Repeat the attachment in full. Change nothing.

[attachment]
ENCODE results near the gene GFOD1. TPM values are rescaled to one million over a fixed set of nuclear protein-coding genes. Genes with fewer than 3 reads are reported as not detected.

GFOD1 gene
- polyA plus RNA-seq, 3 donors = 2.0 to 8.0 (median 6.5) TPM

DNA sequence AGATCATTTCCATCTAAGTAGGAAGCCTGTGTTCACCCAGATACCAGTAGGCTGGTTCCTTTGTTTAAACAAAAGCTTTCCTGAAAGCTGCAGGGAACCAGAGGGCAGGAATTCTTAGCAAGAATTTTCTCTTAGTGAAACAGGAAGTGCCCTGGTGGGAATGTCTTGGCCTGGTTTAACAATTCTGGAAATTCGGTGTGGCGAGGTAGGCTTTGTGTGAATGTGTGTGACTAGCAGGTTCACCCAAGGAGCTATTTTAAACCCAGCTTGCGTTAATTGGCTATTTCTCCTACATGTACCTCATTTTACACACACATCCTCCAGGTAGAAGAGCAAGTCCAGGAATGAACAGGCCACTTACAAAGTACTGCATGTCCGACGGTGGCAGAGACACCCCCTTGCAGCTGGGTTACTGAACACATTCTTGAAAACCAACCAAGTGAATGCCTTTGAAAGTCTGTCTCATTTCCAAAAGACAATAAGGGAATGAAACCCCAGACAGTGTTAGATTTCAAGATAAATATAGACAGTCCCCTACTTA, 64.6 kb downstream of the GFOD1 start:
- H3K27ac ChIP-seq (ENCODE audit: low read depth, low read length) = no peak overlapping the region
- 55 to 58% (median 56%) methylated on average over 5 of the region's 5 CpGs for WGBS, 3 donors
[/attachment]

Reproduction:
ENCODE results near the gene GFOD1. TPM values are rescaled to one million over a fixed set of nuclear protein-coding genes. Genes with fewer than 3 reads are reported as not detected.

GFOD1 gene
- polyA plus RNA-seq, 3 donors = 2.0 to 8.0 (median 6.5) TPM

DNA sequence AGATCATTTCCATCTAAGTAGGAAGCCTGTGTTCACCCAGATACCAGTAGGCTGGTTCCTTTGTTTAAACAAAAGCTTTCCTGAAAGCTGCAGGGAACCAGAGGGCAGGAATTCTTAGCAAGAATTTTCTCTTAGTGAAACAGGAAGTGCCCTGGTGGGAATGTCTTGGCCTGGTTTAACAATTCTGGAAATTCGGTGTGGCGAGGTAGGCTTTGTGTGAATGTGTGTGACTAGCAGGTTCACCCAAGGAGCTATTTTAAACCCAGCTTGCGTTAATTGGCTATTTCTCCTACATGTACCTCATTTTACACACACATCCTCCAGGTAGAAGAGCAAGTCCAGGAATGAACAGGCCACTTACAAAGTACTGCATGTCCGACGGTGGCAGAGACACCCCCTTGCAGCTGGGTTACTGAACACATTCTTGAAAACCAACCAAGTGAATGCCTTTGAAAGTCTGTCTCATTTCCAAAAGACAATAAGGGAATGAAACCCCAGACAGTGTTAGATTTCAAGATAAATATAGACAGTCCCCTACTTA, 64.6 kb downstream of the GFOD1 start:
- H3K27ac ChIP-seq (ENCODE audit: low read depth, low read length) = no peak overlapping the region
- 55 to 58% (median 56%) methylated on average over 5 of the region's 5 CpGs for WGBS, 3 donors